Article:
Saturday, February 11, 2006

Bright sunny day + The England Question

Just recently got back to the flat after a completely unexpected trip to see a friend, was rather nice. Would've written about the Dunfermline result, but, well:
it has wiped the smirk off Labour faces
Couldn't have put it better myself Paul. Gordon Brown's got a new MP, innit funny? Wonderful example of our tired government failing.

The two posts on Northern Ireland have provoked some excellent, and thought provoking, comments, and I'm very glad I finally kicked that can of worms; been meaning to for awhile.

Lastly, Gareth and JohnJo have both linked to a study by noted academic Robert Hazell entitled "The England Question". I've got a full printout, and am reading it through. It does appear to address the issues thoroughly, and raises many of the concerns I myself have been voicing; it is rather dry and academic though, so not something I particularly wanted to read while walking the cliffs of Bude. NB, I have read a criticism of the Constitution Unit as being "Government Funded". Well, yes, it's part of University College London; all but one British University is largely government funded. It also does paid-for research. Govts don't always like the results of academic research they've paid for...

A full review will follow soon; not setting a deadline for myself though, I want to make sure I really understand it, and possibly check some of his sources. In the meantime, for anyone interested in devolution issues generally and English governance as a specific, I strongly recommend reading it.

Aside: Gareth also has some pictures of some gorgeous ice sculptures up, well worth a look.

2 comments:

Martin Keegan said...

The Oxford article you link to is pretty superficial.

They state that regionalism is the only feasible solution to the England Question, which in my view is correct, and commend the sorts of efforts that the Maples electoral bill is making on constituency sizes.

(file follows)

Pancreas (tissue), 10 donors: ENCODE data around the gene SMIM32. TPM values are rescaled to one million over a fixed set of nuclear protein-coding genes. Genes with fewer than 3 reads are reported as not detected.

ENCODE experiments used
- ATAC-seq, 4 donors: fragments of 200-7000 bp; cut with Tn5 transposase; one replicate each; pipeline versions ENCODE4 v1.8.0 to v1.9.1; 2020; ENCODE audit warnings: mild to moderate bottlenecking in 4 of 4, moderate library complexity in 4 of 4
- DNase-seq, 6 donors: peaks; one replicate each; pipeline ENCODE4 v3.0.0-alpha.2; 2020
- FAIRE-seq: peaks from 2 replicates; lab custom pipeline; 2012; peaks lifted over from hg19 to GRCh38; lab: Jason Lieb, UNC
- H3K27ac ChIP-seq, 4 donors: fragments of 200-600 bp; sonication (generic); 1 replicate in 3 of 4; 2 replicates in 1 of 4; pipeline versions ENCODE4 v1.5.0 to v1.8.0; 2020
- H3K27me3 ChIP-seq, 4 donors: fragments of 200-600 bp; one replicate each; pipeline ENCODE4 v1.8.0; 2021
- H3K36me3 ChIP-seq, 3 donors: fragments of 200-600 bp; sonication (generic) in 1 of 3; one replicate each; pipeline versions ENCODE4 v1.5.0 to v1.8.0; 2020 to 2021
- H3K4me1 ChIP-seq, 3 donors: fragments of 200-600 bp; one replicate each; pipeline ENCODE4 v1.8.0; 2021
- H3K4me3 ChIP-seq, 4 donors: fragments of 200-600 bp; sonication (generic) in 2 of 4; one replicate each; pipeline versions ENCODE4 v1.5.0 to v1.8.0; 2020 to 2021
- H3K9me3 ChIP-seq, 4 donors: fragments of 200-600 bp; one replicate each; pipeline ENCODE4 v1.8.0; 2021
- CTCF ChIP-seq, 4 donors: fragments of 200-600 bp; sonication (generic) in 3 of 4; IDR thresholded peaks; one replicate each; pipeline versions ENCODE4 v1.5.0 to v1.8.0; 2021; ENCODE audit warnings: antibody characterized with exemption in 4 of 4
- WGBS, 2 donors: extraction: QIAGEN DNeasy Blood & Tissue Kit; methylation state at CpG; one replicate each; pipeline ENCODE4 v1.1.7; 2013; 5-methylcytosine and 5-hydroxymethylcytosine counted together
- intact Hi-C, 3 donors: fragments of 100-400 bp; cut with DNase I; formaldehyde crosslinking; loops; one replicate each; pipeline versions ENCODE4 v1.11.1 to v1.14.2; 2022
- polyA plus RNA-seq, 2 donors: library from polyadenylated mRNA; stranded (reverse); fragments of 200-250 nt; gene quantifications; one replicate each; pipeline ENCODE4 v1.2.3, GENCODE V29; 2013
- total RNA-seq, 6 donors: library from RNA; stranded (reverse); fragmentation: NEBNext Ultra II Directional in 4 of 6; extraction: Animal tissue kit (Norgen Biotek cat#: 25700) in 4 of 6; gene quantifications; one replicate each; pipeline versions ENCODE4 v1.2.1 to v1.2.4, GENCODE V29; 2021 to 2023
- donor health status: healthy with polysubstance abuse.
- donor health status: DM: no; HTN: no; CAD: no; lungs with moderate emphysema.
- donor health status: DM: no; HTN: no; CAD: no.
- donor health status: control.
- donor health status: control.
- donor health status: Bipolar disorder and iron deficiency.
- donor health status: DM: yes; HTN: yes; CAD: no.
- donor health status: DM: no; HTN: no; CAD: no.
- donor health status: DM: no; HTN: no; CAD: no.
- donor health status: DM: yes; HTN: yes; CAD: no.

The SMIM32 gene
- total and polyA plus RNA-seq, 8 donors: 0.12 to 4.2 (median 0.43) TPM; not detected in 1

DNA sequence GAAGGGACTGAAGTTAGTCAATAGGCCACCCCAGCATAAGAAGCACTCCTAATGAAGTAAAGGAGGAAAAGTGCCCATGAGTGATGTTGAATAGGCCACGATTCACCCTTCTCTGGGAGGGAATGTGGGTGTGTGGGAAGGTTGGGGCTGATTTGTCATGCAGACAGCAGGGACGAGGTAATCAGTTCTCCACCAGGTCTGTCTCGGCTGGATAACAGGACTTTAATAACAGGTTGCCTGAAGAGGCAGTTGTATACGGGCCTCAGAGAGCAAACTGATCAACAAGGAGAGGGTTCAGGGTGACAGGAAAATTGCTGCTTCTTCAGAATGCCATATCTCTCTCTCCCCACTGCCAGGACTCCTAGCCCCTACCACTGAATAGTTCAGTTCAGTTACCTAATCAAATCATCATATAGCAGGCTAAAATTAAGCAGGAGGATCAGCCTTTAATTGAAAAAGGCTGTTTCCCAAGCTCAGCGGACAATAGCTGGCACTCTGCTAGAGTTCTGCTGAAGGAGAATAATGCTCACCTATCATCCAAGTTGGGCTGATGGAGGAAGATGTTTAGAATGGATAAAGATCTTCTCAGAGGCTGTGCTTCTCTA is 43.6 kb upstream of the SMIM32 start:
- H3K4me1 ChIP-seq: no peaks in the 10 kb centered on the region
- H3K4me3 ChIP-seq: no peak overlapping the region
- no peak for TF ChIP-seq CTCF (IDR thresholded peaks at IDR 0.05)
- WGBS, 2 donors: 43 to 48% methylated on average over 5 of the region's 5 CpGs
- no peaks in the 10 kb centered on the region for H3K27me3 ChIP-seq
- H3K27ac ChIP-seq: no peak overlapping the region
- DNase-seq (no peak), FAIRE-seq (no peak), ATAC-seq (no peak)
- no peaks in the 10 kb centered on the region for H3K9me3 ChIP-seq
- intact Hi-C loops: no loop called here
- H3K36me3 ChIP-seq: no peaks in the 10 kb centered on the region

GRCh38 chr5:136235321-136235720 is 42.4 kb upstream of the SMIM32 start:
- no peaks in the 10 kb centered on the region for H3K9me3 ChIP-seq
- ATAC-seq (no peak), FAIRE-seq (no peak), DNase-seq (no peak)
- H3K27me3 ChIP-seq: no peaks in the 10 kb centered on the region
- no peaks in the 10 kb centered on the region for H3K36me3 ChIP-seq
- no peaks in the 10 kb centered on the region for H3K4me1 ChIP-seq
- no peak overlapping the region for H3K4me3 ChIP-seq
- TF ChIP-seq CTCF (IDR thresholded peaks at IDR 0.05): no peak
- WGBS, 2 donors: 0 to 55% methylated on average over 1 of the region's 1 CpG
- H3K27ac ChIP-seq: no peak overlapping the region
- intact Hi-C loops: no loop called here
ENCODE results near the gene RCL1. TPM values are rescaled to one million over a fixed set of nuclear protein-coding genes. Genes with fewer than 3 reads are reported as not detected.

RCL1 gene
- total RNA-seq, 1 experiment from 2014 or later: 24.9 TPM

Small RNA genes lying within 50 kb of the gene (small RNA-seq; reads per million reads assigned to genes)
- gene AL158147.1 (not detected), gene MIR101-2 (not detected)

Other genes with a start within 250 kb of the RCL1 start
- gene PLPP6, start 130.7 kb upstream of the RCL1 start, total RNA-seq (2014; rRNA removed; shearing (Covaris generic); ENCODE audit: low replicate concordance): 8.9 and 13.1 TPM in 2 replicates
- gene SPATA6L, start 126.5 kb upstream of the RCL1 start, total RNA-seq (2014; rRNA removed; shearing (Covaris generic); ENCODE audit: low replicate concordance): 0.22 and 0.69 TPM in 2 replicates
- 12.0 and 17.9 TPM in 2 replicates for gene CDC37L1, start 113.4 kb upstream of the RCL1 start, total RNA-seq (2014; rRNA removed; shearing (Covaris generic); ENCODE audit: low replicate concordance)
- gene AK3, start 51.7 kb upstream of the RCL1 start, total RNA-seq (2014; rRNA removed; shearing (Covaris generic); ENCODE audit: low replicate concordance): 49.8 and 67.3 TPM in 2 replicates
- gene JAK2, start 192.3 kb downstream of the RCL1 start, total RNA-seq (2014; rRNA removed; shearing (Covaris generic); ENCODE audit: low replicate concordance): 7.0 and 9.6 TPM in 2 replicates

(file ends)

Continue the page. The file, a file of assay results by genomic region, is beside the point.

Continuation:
There is pair of enormous smelly elephants in the room with the good Professor Hazell: horizontal and vertical fiscal imbalance. The closest he will allow himself to come to addressing their existence is when he notes that a demand for equality of standards in public services creates a drive towards centralisation. If I were a Labour or possibly even Lib Dem partisan, I'd shut up about this. If I were a Tory partisan, I might gaze on Raging Pachyderm Horizontal Fiscal Imbalance with considerable interest: regionalism might be a means to the end of reducing redistribution of wealth. Of course it may be possible so to draw regional boundaries as to create entities so impoverished as to qualify for transfer payments from the EU rather than only the rest of the UK.
But I'm not a Tory partisan so I don't think that.

The vertical fiscal imbalance question seems to me much harder: how big a tax base can you have that doesn't cross regional boundaries in messy ways? If I live in East Anglia and commute to London, whose government should get my income tax? Well, neither - it should be collected nationally, leaving little insufficient fiscal muscle at regional level to motivate the sort of fiscal feedback necessary to get democracy to work.

Anonymous said...

should of course have read "pachyderm of", rather than just "pachyderm"